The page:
Records

Record Victory

9 - 1 v Notts County, Division 2, 9 April 1927

Record Defeat

0 - 10 v Leicester City, Division 1, 20 October 1928

Record Attendance

51,385 v Derby County, FA Cup, 1948/49 season

Highest Transfer Fee Paid

£2,500,000 - Diomansy Kamara from Modena, 2004

Highest Transfer Fee Received

£7,000,000 - Aiyegbeni Yakubu to Aston Villa, 2005

Most Appearances for club

Jimmy Dickinson (834)

Most League Goals for club

Peter Harris (194) 1946-60

Most League Goals in a season

Guy Whittingham (42) 1992/93

Most International Caps whilst at club

Jimmy Dickinson (48)

Non-Playing Staff

Chairman

Milan Mandaric

Directors

Terry Brady
Fred Dinenage
Keith Grissett
Mark Johnson

Managing Director

Peter Storrie

Executive Director

Velimir Zajec

Manager

Alain Perrin

Consultant

David Pleat

First Team Coach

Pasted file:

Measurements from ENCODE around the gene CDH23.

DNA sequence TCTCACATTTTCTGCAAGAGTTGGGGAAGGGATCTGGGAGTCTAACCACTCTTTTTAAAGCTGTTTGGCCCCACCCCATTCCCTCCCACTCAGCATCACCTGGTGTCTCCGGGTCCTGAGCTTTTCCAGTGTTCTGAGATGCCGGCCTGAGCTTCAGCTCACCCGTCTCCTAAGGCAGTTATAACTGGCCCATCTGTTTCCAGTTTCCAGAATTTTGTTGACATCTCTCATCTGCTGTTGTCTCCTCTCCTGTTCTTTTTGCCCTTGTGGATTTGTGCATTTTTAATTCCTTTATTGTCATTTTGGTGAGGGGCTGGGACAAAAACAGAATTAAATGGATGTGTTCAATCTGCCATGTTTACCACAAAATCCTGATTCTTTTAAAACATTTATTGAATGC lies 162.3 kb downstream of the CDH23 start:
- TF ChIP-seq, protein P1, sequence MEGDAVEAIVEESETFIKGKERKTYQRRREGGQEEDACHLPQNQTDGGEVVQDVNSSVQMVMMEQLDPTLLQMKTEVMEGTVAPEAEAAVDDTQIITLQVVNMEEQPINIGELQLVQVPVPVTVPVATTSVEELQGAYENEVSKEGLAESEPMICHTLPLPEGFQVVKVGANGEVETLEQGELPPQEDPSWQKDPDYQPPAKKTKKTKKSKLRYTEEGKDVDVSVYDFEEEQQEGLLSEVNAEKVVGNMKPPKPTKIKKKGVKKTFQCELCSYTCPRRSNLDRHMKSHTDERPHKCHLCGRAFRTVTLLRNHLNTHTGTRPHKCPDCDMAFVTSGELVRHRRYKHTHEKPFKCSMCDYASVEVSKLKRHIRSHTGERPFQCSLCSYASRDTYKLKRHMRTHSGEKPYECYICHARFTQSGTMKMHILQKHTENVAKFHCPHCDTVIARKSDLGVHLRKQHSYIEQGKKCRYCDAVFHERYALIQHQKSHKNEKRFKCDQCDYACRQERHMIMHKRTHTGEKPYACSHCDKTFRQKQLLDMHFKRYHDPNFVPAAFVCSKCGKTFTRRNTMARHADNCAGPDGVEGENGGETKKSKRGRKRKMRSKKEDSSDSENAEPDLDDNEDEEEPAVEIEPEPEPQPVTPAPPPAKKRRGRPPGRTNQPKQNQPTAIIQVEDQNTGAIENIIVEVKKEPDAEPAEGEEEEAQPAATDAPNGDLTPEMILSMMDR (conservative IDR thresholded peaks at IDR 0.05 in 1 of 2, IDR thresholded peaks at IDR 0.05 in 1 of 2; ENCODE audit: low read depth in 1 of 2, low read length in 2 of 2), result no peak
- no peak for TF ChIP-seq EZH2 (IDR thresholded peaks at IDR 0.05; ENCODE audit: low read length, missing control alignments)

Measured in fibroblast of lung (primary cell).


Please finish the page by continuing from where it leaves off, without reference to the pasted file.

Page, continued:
Joe Jordan

Goalkeeping Coach

Alan Knight

Reserve Team Coach

Job currently being advertised in a national newspaper

Current Squad

1 On loan from Newcastle United F.C. with option of permanent transfer in summer of 2006.

Squad changes during 2005/06 season

In

Out

June 2005

Famous Players

Famous former players at the club include:

Managerial History

See Also

External link

Template:FA Premier League teamlist
FA Premier League seasons

1992-93 | 1993-94 | 1994-95 | 1995-96 | 1996-97 | 1997-98 | 1998-99
1999-00 | 2000-01 | 2001-02 | 2002-03 | 2003-04 | 2004-05 | 2005-06 edit (http://footwww.academickids.com/encyclopedia/index.php?title=Template:FA_Premier_League&action=edit)

Football in England

League competitions

The FA

Cup competitions

FA Premier League FA Cup
The Football League (Champ, 1, 2) England
(men)
League Cup
Football Conference (Nat, N, S) FA Community Shield
Northern Premier League (Prem, 1) (women) Football League Trophy
Southern League (Prem, 1W, 1E) List of
clubs
FA Trophy
Isthmian League (Prem, 1, 2) FA Vase
English football league system Records FA NLS Cup